The Godzilla movies of that era also tended to feature a young boy as one of the central characters. To that end, Moench introduced 12-year-old Rob Takiguchi, who would serve as a surrogate for the comic's younger readers. Accompanying his grandfather, scientist Yuriko Takiguchi, who is called in to assist S.H.I.E.L.D., young Rob sees Godzilla as a hero and works to thwart any attempt to harm or kill the creature. Rob's role in the series reaches its apex in issues 7-13, when he takes control of a giant robot called Red Ronin, built to subdue Godzilla, and uses it to come to the monster's aid against S.H.I.E.L.D. and other giant creatures.
Speaking of which — the rest of Toho's stable of monsters, including Mothra, Rodan, and Ghidora, never appear in the comic. "We would have had to pay Toho the same amount for each one," Moench explains. "It was such a shoestring profit margin that there was no way Marvel could afford them."
As a result, Moench created his own oversized monsters for Godzilla to battle, like Batragon, a bat mutated by a deranged geneticist calling himself Doctor Demonicus (in Issues 4-5), as well as Yetrigar, a Sasquatch-like creature exposed to radiation (Issues 10-11), and the Mega-Monsters — three alien beasts sent to Earth by their masters to prepare our planet for conquest (Issues 12-14).
ACROSS THE MARVEL UNIVERSE
According to Moench, the decision to set the Godzilla comic in the Marvel Universe was made before he signed on. "It might have come from Stan, or Archie Goodwin, who was editor in chief at the time," he says. "I said, 'Okay, that kind of makes sense. But I foresee future difficulties doing it that way. Toho owns Godzilla and we own the Marvel characters and now we're going to mix them together—when the [licensing] agreement expires, what's going to happen [to all that material]?' Archie said, 'That's not our problem.' And it did delay the series being reprinted for a long time."
(Marvel reached an agreement with Toho to produce a black-and-white trade paperback collection of the entire series, Essential Godzilla, in 2006, but it was limited to one printing and is now a somewhat rare collector's item.)
Tasked with integrating Godzilla into the Marvel Universe, Moench knew he didn't want to take a "guest star of the month" approach. "Archie suggested that we use some minor Marvel characters that could be in every issue," he says. "We decided on S.H.I.E.L.D. — but then we were told we couldn't have Nick Fury. That was fine with me, because I like Dum Dum Dugan more anyway! He's more fun going up against Godzilla. Nick Fury is too serious. I wanted the comic to be goofy and breezy."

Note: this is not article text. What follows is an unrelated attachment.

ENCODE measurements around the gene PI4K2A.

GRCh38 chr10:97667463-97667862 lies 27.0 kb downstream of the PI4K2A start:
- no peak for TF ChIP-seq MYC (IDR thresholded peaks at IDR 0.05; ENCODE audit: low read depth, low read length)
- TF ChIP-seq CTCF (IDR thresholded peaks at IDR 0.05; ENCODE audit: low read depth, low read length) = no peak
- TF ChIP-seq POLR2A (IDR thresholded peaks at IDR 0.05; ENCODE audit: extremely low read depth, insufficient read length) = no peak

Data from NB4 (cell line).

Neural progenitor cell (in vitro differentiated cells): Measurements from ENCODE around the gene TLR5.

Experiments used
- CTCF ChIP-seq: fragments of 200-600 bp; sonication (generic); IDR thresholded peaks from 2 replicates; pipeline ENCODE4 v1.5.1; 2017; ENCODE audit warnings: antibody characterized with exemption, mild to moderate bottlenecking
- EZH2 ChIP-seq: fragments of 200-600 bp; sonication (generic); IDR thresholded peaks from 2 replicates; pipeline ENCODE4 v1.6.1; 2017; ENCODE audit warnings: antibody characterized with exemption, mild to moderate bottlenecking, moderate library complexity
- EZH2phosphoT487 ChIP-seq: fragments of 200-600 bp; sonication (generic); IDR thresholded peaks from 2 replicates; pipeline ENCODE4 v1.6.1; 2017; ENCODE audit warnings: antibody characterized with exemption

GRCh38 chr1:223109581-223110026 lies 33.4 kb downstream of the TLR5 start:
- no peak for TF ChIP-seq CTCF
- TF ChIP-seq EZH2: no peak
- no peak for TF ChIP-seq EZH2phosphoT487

Moench also chose to do something of a travelogue across the U.S. "I figured, it's going to be a Marvel comic done in America, for mostly American readers — they'd probably like to see Godzilla in America," he says. "If it sold in Japan, fine."
Then he got to Issue 3, in which Godzilla arrives in San Francisco, and the suggestions started coming in from above about possible guest stars. "Little did I know when we started," Moench says, "that I would get constant pressure to put in stuff like the Champions — really low-grade Marvel characters, I thought."
A superhero team based in Los Angeles, the Champions starred in their own short-lived series from 1975 to 1977 and consisted of the Black Widow, former X-Men members Iceman and the Angel, Ghost Rider, and the demigod Hercules. The Champions was never a top seller, so the team's appearance in Godzilla was intended to boost reader interest. It didn't work, as the series was canceled several months later — too late to spare Moench from writing a story he would have preferred to skip.
Moench had no qualms about using key elements of the Marvel Universe, as long as they served the stories he wanted to tell. In Issue #17, Dr. Takiguchi and a colleague decide that the best way to contain and study Godzilla is to reduce him in size, so Dr. Henry Pym, formerly Ant-Man, is called upon to provide his shrinking technology. "Hank was the only Marvel character that was my idea [to bring into Godzilla]," Moench says.